HOVERCRAFT AND THE ENVIRONMENT
The hovercraft was invented in 1956 when air was being tested as a lubricant to reduce the drag
arising from the motion of a boats hull passing through the water, and as a result, the world's
most environmentally friendly motorised vessel was created. For most people a hovercraft is a
new experience, and knowledge of them usually comes from newspapers, television, magazines
and the like, and consequently misconceptions are rife. Recreational hovercraft ride about 25 cms
high on a bubble or cushion of air, enabling these craft to travel even over environmentally
sensitive areas without disturbing the surface.
Hovercraft travel on a low-pressure cushion of air with the hull well clear of the surface, hence there is
no bow wave or wash to damage the shoreline or disturb marine life.
Because there are no underwater protrusions in a hovercraft;
- the fatal strike to a turtle or dugong (or any other marine creature) associated with a
conventional propeller driven craft is impossible,
- the below water thrashing noise of a conventional propeller does not exist,
- sea-bed erosion when operating in shallow waters is eliminated.
Hovercraft do not need any damaging modification to the environment for their use.
i.e. concrete boat ramps, dredged channels, channel markers, jetties, piers etc.
Fuel systems on a hovercraft are fully contained within the hull structure and any accidental
discharges or leaks are contained within the craft and cannot enter the water or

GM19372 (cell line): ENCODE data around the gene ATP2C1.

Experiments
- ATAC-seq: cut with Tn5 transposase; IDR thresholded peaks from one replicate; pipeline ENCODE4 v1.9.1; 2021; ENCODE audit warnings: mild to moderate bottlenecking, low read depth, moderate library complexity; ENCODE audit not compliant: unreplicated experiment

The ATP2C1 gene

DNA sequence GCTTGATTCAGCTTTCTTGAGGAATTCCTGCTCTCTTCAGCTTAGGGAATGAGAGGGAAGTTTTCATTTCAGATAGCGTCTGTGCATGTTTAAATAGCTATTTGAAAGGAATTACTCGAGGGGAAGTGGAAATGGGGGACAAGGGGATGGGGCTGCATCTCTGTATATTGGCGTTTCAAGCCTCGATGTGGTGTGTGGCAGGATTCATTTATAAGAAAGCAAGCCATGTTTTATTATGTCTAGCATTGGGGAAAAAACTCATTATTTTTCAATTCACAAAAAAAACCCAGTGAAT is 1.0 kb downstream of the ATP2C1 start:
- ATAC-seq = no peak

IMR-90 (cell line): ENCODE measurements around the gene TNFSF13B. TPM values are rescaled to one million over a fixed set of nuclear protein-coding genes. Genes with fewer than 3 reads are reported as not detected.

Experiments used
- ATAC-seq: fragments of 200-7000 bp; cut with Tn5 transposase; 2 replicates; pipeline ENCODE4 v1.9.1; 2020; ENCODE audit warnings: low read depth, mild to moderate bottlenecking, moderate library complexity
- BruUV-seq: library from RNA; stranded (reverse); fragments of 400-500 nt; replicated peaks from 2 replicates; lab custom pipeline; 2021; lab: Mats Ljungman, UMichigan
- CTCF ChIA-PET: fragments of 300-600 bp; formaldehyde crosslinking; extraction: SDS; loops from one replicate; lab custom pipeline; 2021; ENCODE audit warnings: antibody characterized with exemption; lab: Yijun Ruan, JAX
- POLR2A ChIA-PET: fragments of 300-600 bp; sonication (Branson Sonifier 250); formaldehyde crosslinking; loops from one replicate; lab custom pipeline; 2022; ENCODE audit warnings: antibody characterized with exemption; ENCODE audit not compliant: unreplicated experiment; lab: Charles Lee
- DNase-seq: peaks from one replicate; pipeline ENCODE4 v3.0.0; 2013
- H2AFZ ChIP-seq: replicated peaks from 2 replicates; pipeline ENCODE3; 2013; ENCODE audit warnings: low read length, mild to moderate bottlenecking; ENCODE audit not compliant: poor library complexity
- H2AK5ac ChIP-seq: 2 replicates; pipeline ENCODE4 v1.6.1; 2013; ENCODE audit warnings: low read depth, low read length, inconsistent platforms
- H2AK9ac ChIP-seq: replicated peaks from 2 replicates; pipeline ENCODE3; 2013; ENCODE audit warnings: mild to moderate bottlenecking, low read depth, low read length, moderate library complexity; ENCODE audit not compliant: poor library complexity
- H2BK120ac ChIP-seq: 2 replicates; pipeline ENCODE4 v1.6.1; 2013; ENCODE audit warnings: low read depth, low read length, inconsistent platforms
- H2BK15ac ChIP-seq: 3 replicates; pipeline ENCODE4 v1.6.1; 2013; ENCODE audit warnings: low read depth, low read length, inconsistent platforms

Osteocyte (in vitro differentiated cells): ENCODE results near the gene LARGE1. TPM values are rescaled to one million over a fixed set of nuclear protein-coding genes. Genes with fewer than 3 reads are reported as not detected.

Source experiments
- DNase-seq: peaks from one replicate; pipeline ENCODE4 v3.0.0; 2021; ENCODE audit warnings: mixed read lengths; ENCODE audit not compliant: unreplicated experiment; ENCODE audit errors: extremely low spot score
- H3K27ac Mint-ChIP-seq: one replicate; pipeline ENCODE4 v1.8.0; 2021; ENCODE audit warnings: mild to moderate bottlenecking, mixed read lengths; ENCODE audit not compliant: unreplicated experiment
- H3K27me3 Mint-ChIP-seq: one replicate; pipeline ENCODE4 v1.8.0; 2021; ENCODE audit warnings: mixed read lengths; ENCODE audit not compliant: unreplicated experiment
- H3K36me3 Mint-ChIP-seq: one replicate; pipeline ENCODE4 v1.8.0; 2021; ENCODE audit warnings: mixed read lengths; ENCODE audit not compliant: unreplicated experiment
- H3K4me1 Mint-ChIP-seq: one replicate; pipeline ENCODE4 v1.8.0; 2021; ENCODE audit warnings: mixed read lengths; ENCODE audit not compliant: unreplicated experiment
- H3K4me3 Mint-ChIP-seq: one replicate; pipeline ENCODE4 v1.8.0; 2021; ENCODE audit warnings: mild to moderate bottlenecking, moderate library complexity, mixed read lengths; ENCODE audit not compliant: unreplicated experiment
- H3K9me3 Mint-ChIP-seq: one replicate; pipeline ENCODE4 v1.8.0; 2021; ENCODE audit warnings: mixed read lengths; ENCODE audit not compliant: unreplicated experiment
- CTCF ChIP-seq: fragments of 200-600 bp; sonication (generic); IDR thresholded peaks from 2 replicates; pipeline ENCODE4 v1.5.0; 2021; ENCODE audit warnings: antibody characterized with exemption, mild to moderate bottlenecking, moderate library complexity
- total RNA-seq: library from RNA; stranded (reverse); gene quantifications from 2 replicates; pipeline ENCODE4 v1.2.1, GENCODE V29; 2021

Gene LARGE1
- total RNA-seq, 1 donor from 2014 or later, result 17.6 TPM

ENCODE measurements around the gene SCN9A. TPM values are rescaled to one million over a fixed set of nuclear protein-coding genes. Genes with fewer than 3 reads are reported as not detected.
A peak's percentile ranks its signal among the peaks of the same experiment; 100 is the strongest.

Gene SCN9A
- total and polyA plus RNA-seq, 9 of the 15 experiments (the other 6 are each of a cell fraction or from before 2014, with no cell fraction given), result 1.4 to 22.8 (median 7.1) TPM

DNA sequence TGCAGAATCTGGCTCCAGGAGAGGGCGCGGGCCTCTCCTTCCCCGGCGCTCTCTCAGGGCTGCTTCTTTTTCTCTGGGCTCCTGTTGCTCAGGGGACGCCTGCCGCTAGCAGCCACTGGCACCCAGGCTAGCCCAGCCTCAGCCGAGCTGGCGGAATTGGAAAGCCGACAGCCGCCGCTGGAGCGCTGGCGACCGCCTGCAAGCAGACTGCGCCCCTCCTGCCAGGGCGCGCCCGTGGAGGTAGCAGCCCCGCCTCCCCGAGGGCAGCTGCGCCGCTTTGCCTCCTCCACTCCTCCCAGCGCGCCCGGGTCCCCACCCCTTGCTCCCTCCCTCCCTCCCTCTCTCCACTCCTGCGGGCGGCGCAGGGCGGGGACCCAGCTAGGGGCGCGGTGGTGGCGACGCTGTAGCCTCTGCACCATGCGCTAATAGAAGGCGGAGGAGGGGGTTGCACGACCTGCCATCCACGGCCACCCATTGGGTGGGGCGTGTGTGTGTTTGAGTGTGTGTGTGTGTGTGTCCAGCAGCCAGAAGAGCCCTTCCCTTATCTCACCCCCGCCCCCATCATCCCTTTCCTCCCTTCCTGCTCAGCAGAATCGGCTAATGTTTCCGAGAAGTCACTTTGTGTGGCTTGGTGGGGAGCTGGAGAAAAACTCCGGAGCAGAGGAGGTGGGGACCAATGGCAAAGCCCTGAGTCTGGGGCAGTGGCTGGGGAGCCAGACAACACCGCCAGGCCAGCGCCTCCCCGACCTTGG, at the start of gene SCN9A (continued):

contaminate the environment.
With no part of the hull in the water, toxic anti-fouling paints are not required to
keep the hovercraft hull clean of various marine growths.
The low-pressure air cushion below a hovercraft reduces drag to almost zero,
cutting fuel consumption to about half that required for a similar sized conventional
craft resulting in considerably less atmospheric pollution.
A unique charactistic of hovercraft that gives it the ability to make virtually no impact
on sandy beaches or intertidal flats is it’s extremely low “footprint pressure”.
i.e. an average human standing on a beach exerts a pressure of around 20 kPa
under foot, rising to 172 kPa when walking. By comparison, a recreational
hovercraft exerts a pressure of around 2.2 kPa on the surface regardless of the
speed. This “footprint pressure” is lower than normal daily atmospheric variations,
or less than that of a seagull standing on one leg.
Hovercraft have been successfully used for weed control on many drinking water
storage dams throughout Australia.
The modern four stroke powered private recreational hovercraft has a very low
atmospheric sound signature, approximately the same as an average similar sized
powerboat. Outboards, Jet ski’s, motorbikes and small aircraft have all put a lot of
effort into reducing noise in recent years, and recreational hovercraft are no